New report/statement urges shrinking probation and parole's footprint

New York City — With nearly five million people under supervision in America—one out of every 52 adults—an unprecedented coalition of parole and probation officials, as well as other concerned individuals and organizations, is urging U.S. policy makers and court officials to significantly reduce the number of people supervised by community corrections agencies.

The call for reform comes amid a growing bi-partisan consensus that mass incarceration in America needs to be sensibly reduced. It is also aligned with the findings articulated by two former New York City Probation commissioners in a new Harvard Kennedy School Program in Criminal Justice report examining the nation’s community corrections system.

Citing probation and parole as a “significant contributor to mass incarceration,” the signatories to the Statement on the Future of Community Corrections—which includes the American Probation and Parole Association, the Association of Paroling Authorities International, the Association of State Correctional Administrators, the National Association of Probation Executives, the National Association of Pretrial Services Agencies, and 35 current and former community corrections executives—is calling for people to be sentenced to probation and parole only when necessary, for supervision terms to be shorter, and for conditions of community supervision to be less onerous and tied more directly to client wellness and community safety.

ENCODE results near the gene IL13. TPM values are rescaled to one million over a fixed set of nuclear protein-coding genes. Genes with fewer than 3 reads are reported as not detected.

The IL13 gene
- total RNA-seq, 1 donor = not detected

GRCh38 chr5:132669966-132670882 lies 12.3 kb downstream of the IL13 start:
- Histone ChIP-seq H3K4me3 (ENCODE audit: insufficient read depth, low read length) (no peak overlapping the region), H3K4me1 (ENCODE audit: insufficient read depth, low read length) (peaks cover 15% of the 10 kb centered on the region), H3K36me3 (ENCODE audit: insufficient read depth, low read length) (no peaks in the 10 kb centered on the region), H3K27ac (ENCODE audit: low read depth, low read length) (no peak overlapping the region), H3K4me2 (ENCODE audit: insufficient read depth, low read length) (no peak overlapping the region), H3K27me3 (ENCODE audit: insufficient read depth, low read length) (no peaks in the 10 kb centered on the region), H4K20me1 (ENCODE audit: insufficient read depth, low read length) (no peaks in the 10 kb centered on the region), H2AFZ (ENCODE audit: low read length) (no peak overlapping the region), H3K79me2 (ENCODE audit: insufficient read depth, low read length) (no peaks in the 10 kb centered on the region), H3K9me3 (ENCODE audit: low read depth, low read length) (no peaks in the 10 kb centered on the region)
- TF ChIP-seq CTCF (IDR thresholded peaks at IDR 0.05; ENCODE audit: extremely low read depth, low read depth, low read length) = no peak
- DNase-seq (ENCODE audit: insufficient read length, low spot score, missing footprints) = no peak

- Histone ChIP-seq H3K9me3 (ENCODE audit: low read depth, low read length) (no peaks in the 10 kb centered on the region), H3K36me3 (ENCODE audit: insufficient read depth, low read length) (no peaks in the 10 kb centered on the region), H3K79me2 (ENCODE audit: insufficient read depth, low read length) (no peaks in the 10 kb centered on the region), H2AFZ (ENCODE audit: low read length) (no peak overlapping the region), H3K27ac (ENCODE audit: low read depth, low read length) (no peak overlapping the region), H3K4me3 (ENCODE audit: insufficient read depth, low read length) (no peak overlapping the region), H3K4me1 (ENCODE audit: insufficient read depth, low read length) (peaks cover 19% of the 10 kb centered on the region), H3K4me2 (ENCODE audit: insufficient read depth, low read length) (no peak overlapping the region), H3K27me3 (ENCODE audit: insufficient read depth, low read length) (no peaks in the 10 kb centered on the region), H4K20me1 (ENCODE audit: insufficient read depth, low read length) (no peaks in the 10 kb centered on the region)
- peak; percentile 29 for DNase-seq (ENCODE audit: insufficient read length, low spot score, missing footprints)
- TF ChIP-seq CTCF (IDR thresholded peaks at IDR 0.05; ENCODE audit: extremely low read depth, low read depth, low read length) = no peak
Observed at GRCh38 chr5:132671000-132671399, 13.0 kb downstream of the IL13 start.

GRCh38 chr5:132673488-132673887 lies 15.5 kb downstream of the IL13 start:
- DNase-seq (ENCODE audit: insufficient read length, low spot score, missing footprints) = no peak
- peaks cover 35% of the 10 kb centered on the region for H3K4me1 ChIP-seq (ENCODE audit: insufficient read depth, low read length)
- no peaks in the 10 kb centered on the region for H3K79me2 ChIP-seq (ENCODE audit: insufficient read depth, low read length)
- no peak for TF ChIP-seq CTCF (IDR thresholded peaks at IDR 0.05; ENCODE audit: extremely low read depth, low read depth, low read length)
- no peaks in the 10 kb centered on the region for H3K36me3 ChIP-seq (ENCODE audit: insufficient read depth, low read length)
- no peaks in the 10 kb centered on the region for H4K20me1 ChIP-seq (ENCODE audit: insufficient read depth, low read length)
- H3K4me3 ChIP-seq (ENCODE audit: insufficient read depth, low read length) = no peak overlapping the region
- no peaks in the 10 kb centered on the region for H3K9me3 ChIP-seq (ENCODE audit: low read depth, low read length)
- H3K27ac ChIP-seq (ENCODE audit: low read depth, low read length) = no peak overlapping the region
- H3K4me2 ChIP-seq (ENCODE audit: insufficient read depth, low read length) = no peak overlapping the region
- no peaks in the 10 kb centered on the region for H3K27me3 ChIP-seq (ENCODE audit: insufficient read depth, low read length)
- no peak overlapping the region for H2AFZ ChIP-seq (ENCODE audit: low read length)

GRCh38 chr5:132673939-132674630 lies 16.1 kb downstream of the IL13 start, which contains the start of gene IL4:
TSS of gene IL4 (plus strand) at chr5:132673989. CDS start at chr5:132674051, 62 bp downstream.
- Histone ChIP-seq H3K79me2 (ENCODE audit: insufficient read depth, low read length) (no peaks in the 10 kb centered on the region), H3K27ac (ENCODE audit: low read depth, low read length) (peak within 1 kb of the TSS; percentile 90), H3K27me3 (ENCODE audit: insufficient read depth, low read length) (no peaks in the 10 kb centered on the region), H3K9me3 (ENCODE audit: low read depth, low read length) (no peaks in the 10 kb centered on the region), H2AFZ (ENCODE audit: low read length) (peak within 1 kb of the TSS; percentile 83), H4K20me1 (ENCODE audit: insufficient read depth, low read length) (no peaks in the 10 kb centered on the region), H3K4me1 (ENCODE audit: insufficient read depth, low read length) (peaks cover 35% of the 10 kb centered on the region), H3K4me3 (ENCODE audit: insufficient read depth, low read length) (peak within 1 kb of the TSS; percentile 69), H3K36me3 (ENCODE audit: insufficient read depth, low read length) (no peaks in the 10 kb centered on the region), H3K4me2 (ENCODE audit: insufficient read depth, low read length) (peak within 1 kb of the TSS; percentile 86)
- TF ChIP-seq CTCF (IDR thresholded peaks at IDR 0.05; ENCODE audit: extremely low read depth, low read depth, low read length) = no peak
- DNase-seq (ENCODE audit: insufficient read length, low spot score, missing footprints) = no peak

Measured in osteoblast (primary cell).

“The American justice system over relies on punitive methods to address crime, when research shows that there are more effective approaches that can keep communities safe, hold individuals accountable for their actions, and help restore hope to those impacted by crime,” said Susan Burke, President of the American Probation and Parole Association. “By calling for a change in how we supervise people, we are calling for a more fair system.”